Search Images Maps Play YouTube News Gmail Drive More »
Sign in
Screen reader users: click this link for accessible mode. Accessible mode has the same essential features but works better with your reader.

Patents

  1. Advanced Patent Search
Publication numberUS2870242 A
Publication typeGrant
Publication dateJan 20, 1959
Filing dateMay 13, 1954
Priority dateMay 13, 1954
Publication numberUS 2870242 A, US 2870242A, US-A-2870242, US2870242 A, US2870242A
InventorsWilkerson Edward D
Original AssigneeWilkerson Edward D
Export CitationBiBTeX, EndNote, RefMan
External Links: USPTO, USPTO Assignment, Espacenet
Conduit protecting sheath
US 2870242 A
Images(1)
Previous page
Next page
Description  (OCR text may contain errors)

Jan.,$20,. 1959 E. D. WILKERSON CONDUIT PROTECTING SHEATH Filed May 13, 1954 zq Z5 12* 8 5,, 2 J9 A INVENTOR Z'dwazuii/Z Mzfenson United States Patent CONDUIT PROTECTING SHEATH Edward D. Wilkerson, Orange, N. I.

Application May 13, 1954, Serial No. 429,496 3 Claims. (Cl. 174-135) The invention relates generally to conduit protecting devices and primarily seeks to provide a novel metal protecting sheath mountable over conduits such as water pipes, electrical conductors or the like where they pass through wall studding, thereby to protect them from driven nails which otherwise might impale the conduits and cause leaks or short circuits.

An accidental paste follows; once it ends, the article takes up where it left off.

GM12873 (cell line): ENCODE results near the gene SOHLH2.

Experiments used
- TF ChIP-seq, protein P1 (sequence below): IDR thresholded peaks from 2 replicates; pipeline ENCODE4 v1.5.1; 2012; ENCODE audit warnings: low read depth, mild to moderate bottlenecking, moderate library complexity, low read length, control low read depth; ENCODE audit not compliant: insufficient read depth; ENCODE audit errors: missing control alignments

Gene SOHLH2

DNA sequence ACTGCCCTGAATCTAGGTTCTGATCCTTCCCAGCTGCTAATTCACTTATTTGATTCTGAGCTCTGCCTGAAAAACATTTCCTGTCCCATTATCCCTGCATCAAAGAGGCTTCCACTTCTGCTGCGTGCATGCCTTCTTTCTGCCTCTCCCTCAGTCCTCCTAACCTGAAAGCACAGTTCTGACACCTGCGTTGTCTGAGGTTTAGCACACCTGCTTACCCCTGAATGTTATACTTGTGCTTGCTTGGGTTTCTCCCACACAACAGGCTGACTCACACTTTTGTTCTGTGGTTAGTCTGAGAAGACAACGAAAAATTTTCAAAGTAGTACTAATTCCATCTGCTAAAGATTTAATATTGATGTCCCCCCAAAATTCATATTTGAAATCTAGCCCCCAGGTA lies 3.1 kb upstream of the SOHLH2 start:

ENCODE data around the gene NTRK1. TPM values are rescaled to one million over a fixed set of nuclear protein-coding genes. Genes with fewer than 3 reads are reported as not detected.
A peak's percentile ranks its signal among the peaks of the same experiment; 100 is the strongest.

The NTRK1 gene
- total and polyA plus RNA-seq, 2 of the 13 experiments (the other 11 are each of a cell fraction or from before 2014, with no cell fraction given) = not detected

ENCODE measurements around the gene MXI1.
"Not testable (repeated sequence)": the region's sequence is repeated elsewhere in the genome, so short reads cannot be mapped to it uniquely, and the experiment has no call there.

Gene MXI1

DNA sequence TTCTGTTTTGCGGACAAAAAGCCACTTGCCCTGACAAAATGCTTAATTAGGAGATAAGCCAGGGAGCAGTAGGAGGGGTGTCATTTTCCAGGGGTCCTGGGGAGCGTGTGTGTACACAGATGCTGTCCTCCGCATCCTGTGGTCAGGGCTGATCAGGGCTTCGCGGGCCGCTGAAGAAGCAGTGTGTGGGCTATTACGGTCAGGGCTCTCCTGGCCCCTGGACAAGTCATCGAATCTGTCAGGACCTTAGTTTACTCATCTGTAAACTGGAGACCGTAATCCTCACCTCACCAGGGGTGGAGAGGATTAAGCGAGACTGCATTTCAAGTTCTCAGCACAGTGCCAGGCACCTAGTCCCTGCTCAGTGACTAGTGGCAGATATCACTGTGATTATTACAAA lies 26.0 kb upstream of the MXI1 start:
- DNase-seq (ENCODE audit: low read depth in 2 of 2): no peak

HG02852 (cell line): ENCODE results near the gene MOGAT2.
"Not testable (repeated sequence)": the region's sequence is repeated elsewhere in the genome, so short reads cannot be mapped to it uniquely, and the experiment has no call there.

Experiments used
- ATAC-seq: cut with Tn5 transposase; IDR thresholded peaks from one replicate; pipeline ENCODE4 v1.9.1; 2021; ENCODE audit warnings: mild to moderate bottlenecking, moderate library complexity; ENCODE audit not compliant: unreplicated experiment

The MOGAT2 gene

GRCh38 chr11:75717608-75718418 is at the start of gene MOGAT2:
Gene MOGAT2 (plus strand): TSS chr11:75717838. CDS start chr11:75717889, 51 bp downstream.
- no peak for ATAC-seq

In the initial construction or remodeling of buildings it is quite common to drill holes in the wall studding and thread armored electrical conductors through the holes to the desired destinations called for in the wiring plans. Copper water pipes also are at times installed in like manner. When the walls are completed by application of proper facings, or during other finishing or trimming operations nails are commonly driven into the studding, and it sometimes happens that nails will be directed into the stud bores through which the conduits are threaded and into or through the conduits therein. This impaling, when of electrical conduits will result in short circuiting and possible starting of fires, and when of water pipes will cause leakage of water. In the case of water pipes the damage is less likely to be immediately apparent because the impaling nail may seal the puncture. However, rust and corrosion ultimately will cause leakage within the closed structure and an expensive repair job will be required. It is an object of the present invention to provide a novel protective sheath readily applicable to conduits installed in the manner stated and which will prevent the objectionable impaling of the conduits by driven nails.